Celebrate National School Social Workers Week
Posted: 03/06/2013 at 2:22 pm
By: Dave Replogle, Social Worker, Elkhart Memorial High School
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Roosevelt K-2 Primary School social worker Luke Penner sits with a couple of students (photo provided).
Regardless of their abilities, students may experience a number of problems that can potentially hinder school success. The school social worker is in a unique position to be a non-threatening, kind, and compassionate individual who does not serve as an authority figure. These qualities facilitate the development of trust, rapport, and honest communication essential to helping students overcome the issues that may be negatively affecting them.
As advocates and liaisons for students, social workers provide numerous and varied services. Among these are: assisting children who are having difficulty utilizing the resources of the school, helping to create a school climate that encourages all children to participate effectively in the educational process, supporting efforts to facilitate change that leads to student success, connecting students and families with community resources, attempting to strengthen families in order that their children may better benefit from the education provided them and working flexibly with building administrators and staff to meet the needs and mission of the building. Additional services may also involve mediating student conflicts, helping students cope (in healthy ways) with the many stresses and changes they experience and providing individual counseling to help students with issues such as grief, self-esteem, attendance, and self-defeating beliefs and behaviors that get in the way of school performance and success.
In elementary schools, school social workers wear many hats and engage in a diverse range of activities appropriate to the studentís age and the needs of the school. These may involve working with students individually, as well as working with entire classes. Social workers play an instrumental role in helping children who are going through grief associated with the loss of someone they love or when there is divorce or separation of their parents. Social workers also engage in helping to address bullying behavior when it occurs. They frequently are involved in monitoring student attendance and addressing underlying difficulties when attendance is a problem. They help find assistance when parents/guardians are having difficulty adequately feeding, clothing, and sheltering students.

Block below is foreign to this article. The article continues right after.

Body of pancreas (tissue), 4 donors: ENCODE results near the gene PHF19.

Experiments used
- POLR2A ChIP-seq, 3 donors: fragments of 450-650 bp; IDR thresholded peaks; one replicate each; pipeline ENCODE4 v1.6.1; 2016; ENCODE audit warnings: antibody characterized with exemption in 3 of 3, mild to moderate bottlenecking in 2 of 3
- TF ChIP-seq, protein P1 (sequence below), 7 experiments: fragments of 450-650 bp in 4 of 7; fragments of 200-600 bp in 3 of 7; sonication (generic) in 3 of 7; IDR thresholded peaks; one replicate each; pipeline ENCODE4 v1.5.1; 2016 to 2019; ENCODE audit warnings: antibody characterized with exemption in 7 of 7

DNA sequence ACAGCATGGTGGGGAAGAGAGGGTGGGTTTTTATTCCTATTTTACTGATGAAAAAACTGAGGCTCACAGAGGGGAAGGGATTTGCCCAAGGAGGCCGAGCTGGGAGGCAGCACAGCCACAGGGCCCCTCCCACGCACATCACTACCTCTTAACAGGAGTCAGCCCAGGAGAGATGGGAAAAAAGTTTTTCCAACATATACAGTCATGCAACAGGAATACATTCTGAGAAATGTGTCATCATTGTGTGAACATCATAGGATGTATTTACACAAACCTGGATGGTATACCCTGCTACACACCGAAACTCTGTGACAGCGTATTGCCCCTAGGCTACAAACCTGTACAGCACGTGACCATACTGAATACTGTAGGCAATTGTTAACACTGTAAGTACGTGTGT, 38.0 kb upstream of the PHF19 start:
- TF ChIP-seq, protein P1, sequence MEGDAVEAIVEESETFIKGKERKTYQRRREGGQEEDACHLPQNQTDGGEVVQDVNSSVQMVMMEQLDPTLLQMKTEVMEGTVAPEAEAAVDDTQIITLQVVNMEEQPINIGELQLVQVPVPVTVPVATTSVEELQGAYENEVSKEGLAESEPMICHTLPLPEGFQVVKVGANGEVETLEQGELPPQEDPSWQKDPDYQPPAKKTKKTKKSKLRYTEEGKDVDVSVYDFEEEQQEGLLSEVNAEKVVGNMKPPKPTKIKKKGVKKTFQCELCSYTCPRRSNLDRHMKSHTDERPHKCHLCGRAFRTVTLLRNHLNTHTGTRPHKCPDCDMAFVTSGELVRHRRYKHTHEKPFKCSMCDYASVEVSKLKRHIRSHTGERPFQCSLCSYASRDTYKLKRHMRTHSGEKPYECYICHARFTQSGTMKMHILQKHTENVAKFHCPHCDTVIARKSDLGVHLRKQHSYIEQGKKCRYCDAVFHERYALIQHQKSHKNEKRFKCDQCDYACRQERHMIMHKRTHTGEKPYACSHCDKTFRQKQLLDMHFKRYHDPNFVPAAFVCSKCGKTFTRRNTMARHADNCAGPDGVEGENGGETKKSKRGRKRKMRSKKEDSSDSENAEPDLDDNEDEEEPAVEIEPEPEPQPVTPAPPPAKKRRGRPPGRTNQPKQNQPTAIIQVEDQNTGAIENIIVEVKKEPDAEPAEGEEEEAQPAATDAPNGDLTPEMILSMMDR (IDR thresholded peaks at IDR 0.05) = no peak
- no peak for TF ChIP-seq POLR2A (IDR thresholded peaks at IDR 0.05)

Middle school and high school students experience many challenges associated with adolescence on their journey toward adulthood. As they seek greater independence, teenagers frequently deal with issues of self-esteem and self-image. They face the problems associated with change in friendships or conflict with others. They experience anguish when there is a break-up with a girlfriend or boyfriend. They often have difficulty coping with increasing stress and fears about their future. School social workers help students address these challenges and they assist students figure out how to balance their desire for independence with their need for continued guidance from parents and other adults.
Whether in elementary or secondary buildings, school social workers help students believe in themselves and their abilities. They help young people realize their full potential. School social workers are honored to help students succeed in school and to prepare them for their future life success.